Income is still king for direct investors
With returns on cash still negligible and unlikely to change in the near future, investors with J.P. Morgan Asset Management's online investment platform are continuing to seek income elsewhere.
Latest data for the five full months ended 31 May 2012 show 70% of inflows to JPMAM-managed funds on the J.P. Morgan WealthManager+ platform were going to income funds and 30% to growth funds. This is unchanged from the picture for 2011 as a whole.
The top-selling income fund year-to-date on the platform was JPM Global High Yield Bond, managed by the US-based team of Robert Cook and Thomas Hauser.
High yield bonds have produced better returns in the past few years than developed market government bonds, where yields in the major markets remain historically low, although they do carry a higher risk of capital loss through defaults.
Equity income funds also continue to be a popular choice, with many companies' balance sheets in good health despite the gyrations of stock markets as investor risk appetite remains fragile.
Investors who use the J.P. Morgan Asset Management platform can choose to hold their investments in an Individual Savings Account (ISA), which means investments of up to £11,280 (for the 2012/13 tax year) can benefit from the ISA tax breaks. Under the ISA regime, all capital gains are free of tax, as are income returns from bond funds. For equity funds, dividends are paid net of basic-rate tax that cannot be reclaimed, but higher-rate taxpayers have no liability to further tax on dividends, which they would have to pay for investments held outside an ISA.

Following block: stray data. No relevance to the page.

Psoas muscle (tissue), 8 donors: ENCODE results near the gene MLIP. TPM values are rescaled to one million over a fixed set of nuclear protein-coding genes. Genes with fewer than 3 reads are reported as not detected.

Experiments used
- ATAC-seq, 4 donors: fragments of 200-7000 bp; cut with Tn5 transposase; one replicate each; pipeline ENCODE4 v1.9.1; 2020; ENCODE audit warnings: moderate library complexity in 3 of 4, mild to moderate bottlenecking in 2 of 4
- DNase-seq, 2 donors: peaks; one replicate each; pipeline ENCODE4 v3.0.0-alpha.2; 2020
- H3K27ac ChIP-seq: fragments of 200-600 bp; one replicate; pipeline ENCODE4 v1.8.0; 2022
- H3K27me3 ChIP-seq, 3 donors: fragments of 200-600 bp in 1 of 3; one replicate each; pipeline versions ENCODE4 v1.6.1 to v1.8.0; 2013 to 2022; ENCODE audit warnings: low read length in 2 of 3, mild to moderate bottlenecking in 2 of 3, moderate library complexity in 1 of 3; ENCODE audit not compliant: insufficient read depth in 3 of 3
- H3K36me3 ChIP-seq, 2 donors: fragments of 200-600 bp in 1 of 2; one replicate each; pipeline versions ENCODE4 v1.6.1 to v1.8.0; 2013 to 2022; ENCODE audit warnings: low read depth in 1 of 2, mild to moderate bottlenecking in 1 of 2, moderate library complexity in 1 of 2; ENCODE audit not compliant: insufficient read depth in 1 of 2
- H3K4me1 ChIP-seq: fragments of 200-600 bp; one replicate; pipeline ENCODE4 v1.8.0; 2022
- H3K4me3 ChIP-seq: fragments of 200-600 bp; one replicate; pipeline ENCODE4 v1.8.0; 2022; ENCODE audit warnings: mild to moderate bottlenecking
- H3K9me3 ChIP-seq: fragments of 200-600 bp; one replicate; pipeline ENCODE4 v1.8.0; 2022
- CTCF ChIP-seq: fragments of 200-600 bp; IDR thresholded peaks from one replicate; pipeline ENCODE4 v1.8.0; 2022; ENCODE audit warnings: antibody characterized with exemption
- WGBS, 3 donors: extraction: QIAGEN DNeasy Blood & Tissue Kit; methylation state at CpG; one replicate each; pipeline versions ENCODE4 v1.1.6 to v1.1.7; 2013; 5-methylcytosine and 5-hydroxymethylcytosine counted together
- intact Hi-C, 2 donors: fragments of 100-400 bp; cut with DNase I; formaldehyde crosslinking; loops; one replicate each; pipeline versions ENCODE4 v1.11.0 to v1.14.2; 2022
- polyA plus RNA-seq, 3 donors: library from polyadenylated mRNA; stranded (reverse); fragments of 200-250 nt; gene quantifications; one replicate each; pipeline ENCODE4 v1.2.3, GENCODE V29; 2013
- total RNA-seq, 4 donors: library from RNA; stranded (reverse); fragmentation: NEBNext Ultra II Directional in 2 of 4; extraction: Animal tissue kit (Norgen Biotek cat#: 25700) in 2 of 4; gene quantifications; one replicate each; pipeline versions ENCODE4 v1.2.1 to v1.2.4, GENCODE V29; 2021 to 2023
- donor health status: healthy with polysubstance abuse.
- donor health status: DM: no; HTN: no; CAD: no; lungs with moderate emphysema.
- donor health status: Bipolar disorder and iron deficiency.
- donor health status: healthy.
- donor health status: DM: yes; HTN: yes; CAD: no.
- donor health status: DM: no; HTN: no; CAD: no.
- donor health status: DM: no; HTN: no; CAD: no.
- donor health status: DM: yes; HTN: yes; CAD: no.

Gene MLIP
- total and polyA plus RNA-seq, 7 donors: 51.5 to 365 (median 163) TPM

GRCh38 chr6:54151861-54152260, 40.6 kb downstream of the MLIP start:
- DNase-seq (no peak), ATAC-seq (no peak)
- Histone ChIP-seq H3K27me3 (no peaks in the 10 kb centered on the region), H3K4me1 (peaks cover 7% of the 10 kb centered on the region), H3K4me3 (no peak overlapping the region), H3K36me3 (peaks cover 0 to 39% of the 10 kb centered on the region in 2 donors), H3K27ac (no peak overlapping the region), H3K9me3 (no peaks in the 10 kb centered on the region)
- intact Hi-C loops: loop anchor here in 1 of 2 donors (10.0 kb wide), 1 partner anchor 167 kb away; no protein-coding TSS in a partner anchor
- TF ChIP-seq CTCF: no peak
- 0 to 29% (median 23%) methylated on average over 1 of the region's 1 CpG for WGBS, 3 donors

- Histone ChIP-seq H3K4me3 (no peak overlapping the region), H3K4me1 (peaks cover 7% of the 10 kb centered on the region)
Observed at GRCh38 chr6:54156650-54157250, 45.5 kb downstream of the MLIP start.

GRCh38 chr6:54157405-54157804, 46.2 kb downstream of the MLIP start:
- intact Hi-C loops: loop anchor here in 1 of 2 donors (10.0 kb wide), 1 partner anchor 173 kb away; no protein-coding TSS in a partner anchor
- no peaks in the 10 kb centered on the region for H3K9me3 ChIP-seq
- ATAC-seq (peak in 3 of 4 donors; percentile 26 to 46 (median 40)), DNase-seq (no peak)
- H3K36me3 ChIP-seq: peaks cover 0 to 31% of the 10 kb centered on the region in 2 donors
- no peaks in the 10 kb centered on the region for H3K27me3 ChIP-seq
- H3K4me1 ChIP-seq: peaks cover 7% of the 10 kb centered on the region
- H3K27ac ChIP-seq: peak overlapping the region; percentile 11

Keith Evins, Head of UK Marketing at J.P. Morgan Asset Management, said: "With the global macroeconomic picture remaining troubled, investments that supply an income stream are understandably finding favour among investors as they offer an element of tangible return. Although the value of investments can fall as well as rise, the income from investments is not affected by sentiment in the way that share prices are.
"While the immediate threat of meltdown in global markets seems to have been averted with the election result in Greece and the Spanish bailout providing some succour to the Eurozone, the rest of the year is likely to remain a volatile one for investors," added Keith Evins. "However, by putting in a little each month - J.P. Morgan Asset Management's online platform accepts monthly subscriptions from £50 - investors can lessen the risk of entering the market just before a big drop in value, while still enjoying the benefits of an income stream from their investments. Alternatively, investors may choose to invest with lump sums from £500 ."
Keith Evins concluded: "Research by the academics Elroy Dimson, Paul Marsh and Mike Staunton showed that $1 invested in the US equity market in 1900 would have grown to $217 in 2010 on a capital return basis. However, by reinvesting the dividends over the whole period that $1 would have grown to $21,766. While most people do not have a 110-year investment horizon, the illustration clearly shows the importance of income in the total return from investments."